Credit Suisse CEO Ulrich Körner will stay on as part of UBS’s leadership team following the Swiss bank’s takeover of its rival, according to a Tuesday announcement.
Körner will be a member of UBS’s executive board and will be responsible for “ensuring Credit Suisse’s operational continuity and client focus, while supporting the integration process,” UBS said.
A leadership shuffle also has Todd Tuckner, currently the CFO and head of business performance and risk management for UBS’s global wealth management arm, taking on the role of group CFO. Tuckner will replace Sarah Youngwood, who is leaving the company upon the close of the deal. The move contradicts a report from last week that returned ex-UBS Americas chief Tom Naratil to the CFO role.
Michelle Bereaux, who most recently was chief operating officer and U.K. country head of UBS’s asset-management business, will be group integration officer. Mike Dargan, meanwhile, will serve as group chief operations and technology officer. And Stefan Seiler will move from his current role as head of human resources to the expanded role of group head of human resources and corporate services.
“This is a pivotal moment for UBS, Credit Suisse and the entire banking industry,” UBS CEO Sergio Ermotti said in a prepared statement. “Together we will solidify and represent the Swiss model for finance around the world, one that is capital-light, less reliant on taking risk and anchored by stability and high-touch service.”
While the legal close of the transaction is expected in the coming weeks, the integration of the businesses, he said, would take time.
“But adding Credit Suisse to UBS’s highly capital-accretive business model, diversified revenue streams, disciplined risk management and balance sheet for all seasons will benefit our clients, employees, investors, the economies we serve and the wider financial system,” he said.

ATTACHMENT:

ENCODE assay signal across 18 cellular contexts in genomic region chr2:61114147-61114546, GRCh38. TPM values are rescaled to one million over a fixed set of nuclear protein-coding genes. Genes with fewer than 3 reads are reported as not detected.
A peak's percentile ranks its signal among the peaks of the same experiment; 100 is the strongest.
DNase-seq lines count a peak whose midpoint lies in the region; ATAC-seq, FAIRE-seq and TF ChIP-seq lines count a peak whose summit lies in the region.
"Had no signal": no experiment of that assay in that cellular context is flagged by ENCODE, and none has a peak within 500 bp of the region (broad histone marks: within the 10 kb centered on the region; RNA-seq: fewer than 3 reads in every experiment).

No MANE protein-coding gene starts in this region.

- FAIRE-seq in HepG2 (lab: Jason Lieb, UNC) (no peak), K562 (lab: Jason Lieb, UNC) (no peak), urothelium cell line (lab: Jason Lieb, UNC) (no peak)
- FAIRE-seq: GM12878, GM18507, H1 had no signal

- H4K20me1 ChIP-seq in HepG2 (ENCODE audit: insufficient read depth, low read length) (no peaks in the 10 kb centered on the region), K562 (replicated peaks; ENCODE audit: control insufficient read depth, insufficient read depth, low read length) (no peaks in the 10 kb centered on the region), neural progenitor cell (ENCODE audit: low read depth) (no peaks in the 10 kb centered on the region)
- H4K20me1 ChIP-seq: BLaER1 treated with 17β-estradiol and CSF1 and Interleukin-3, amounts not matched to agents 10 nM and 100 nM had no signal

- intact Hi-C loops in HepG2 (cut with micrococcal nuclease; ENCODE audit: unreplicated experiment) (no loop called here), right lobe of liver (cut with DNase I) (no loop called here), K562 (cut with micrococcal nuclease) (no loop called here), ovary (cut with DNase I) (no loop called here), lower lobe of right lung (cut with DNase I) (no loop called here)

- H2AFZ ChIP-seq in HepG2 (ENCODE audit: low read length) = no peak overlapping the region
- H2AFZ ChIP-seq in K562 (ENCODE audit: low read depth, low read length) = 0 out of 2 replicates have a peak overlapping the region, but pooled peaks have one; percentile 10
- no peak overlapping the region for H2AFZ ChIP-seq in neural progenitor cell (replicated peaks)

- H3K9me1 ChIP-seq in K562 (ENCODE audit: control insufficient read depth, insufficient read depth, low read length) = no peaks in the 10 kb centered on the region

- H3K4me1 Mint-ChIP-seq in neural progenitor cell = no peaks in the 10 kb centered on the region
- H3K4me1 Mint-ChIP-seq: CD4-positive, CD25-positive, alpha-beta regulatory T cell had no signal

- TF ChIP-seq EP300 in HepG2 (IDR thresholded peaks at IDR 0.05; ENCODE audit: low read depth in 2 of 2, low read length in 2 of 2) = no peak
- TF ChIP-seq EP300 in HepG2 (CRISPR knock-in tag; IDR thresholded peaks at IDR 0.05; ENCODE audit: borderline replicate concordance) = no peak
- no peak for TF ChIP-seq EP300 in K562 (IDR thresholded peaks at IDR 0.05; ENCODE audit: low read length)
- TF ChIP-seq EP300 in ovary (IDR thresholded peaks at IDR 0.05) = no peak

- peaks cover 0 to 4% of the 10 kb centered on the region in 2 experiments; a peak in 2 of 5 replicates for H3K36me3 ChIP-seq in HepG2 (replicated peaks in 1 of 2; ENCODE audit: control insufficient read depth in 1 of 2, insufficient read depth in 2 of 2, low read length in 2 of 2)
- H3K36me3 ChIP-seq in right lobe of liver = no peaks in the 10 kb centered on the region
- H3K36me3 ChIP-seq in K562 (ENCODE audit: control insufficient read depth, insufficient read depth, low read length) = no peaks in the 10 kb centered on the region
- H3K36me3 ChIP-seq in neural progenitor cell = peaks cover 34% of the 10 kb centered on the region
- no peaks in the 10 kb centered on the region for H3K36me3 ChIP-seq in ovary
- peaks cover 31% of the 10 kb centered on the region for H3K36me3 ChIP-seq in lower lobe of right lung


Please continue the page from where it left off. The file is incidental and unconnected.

UBS agreed to buy Credit Suisse for approximately $3.25 billion in March in a government-orchestrated deal.
UBS brought back Ermotti, its former CEO, later that month to take helm of the merger. The UBS-Credit Suisse integration will mark the first time since 2008 that two global systemically important financial institutions have merged.
At the moment, UBS and Credit Suisse are operating independently. Upon legal close of the deal, they’ll begin a phased integration under UBS Group.
The combined company will have five business divisions, seven functions and four regions, as well as the addition of Credit Suisse. Each part of the company will be represented by a group executive board member, and each of them will report to Ermotti.
Ermotti warned staff Tuesday there were “tense and difficult moments ahead,” according to the Financial Times.
“Please remember, your new colleagues are not your competitors,” he said in a memo, according to the publication. “Our rivals are those outside of the combined firm who are actively trying to take advantage of the current situation to poach clients, business and talent.”